What To Feed Your Senior Pet

If you have a dog in its twilight years, good nutrition is a priority you should never skip on. Just as they were a puppy, they need a balanced and nutritious meal to support their dietary requirements. But no dogs are alike, and those in their prime have varying needs. The dog food market is already saturated with commercial foods containing different nutrient levels.

To eliminate the confusion, here are factors to remember regarding senior dog nutrition:

  1. Allow Ample Protein

It was believed that older dogs should have strict limitations with protein, but it was debunked. Senior dogs at the peak of health need more protein to support muscles. Senior dogs suffer from muscle loss that they eventually lose the capacity to walk without assistance.

Choosing right pet food is a must for senior dogs to get an extra 50% of protein compared to the younger ones. The problem is that formulated diets for adults lack and don’t have enough protein to satisfy daily nutritional requirements. The founder of the Association for Pet Obesity Prevention recommends up to 32% protein from dry foods for healthier dogs. Ideally, they need 75 grams for every 1,000 calories.

  1. Switch To Soft Food When Necessary

Senior dogs also tend to have dental diseases, causing them to lose their teeth. Bad breath is also one of the signs that your dog has an oral infection that should be addressed immediately.

You can help maintain their dietary requirements by switching to soft food. Choose healthy options that are fresh, raw, or canned. Your dog may have gotten used to their daily kibble, but it’ll be difficult for them to eat and chew.

If your pet is recovering from diseased teeth or gums, you can choose dog foods made specifically for dental disease that are the soft versions of the regular dog food variety. They may also contain dog probiotics that play a role in good oral health and citric acid (hexametaphosphate) to prevent calculus build-up.

  1. Offer Fruits And Veggies

Dogs of all ages benefit from small portions of fruits and vegetables added to their diet. It’s conducive to older dogs who tend to experience constipation. You can give them carrots, blueberries, pears, apples, cranberries, and sweet potatoes.

Dogs can also have wheat bran, fresh or canned green beans, or plain canned pumpkin to add more fiber. High-fiber dog foods aren’t only good for digestion, but they’re also preventing blood sugars from spiking and promoting healthy weight management.

Also, take note that not all fruits and veggies are good for dogs. It’s worth researching what you should avoid feeding them. Ensure to avoid grapes, raisins, cherries, and onions. Remember to remove the seeds or pits from the fruits you want to give your dogs.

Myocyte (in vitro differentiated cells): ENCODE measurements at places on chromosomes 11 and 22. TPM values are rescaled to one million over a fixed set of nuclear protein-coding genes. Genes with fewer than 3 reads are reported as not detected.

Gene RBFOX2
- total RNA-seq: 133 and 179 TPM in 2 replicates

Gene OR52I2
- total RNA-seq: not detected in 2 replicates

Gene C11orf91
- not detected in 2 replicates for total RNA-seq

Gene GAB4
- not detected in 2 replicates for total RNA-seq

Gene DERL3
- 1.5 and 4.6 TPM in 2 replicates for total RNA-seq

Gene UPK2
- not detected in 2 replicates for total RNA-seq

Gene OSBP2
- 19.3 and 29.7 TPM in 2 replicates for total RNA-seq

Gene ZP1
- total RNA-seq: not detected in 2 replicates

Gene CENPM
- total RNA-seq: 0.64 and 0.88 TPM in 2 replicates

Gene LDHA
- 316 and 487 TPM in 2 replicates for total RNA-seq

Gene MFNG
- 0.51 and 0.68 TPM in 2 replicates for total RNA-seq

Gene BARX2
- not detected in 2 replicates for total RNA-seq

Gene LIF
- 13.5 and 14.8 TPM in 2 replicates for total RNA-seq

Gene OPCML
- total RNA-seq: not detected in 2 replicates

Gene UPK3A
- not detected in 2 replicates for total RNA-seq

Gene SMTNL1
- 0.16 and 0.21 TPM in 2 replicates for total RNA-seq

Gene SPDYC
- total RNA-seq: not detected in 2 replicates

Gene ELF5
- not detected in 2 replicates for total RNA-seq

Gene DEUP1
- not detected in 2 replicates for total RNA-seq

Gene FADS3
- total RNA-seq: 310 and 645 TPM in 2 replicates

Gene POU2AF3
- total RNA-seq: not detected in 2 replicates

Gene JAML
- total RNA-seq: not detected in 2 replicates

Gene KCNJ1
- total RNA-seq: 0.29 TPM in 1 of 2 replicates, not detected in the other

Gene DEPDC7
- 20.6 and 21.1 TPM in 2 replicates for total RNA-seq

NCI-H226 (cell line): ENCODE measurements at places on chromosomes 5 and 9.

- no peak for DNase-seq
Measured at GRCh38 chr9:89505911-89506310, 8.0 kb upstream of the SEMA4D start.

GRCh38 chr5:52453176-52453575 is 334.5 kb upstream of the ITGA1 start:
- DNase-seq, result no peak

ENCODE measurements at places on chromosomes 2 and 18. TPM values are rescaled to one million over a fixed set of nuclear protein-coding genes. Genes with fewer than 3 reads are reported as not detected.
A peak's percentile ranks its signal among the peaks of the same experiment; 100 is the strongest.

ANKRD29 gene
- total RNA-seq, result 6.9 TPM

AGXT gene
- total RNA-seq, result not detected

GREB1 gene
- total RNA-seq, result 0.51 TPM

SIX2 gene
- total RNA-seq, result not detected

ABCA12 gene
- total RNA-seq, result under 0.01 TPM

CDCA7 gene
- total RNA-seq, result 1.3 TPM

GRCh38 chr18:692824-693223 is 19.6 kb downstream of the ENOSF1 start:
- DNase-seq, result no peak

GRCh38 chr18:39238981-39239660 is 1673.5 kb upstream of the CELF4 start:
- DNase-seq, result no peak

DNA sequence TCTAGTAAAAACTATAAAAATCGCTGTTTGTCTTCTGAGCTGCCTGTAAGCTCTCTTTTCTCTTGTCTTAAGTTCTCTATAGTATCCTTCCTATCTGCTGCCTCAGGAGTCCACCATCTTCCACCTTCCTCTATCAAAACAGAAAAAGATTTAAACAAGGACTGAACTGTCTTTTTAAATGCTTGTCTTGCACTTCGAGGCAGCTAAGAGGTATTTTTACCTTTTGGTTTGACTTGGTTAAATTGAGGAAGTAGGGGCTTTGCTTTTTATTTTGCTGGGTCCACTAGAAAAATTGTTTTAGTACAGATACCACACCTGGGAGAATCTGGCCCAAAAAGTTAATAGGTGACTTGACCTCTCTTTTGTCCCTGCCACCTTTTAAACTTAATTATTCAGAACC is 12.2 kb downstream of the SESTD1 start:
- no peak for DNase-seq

1. Special Diets For Specific Conditions

Older dogs can suffer from different diseases that need specific diets while recuperating. You need to adjust their diets for your dog to get the nutrients it needs. Here are some examples of conditions and required diets:

  • Heart Disease

Low-sodium diets are suitable for dogs suffering from heart disease. Maintaining a healthy weight is also essential to help reduce the risk of slowing down or treating the condition. Omega 3 fatty acids and taurine may also help your dog cope with the disease.

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  • Diabetes

Like heart disease, it’s also crucial for diabetic dogs to return to a healthier weight and leaner physique. Their blood sugar needs to be at a healthy level. A high-fiber diet is beneficial because food is absorbed slowly.

  • Kidney Disease

Dogs with kidney issues should eat a protein and sodium restriction diet. When dogs overeat protein, it strains the kidneys during the synthesizing process. At the same time, phosphorous should also be limited since it’s linked to the progression of kidney disease.

  1. Supplements

Older dogs with conditions will also benefit from medicated dog food or other types of supplements. Senior dogs suffering from joint pain and arthritis need glucosamine and chondroitin sulfate to help the joints cope. Note that veterinary formulations are appropriate and not human ones. DHA, an omega-3 fatty acid, and medium-chain triglycerides (MCTs) can help slow the cognitive decline of senior dogs.


Senior dogs also deserve the love and care you’d give to younger dogs. It’s important to realize that their dietary needs change as they grow. They may get conditions or not, and it’s essential to keep up with the changes to maintain their overall good health or help them heal from certain diseases. Consider the ideas mentioned here as you plan and prepare.

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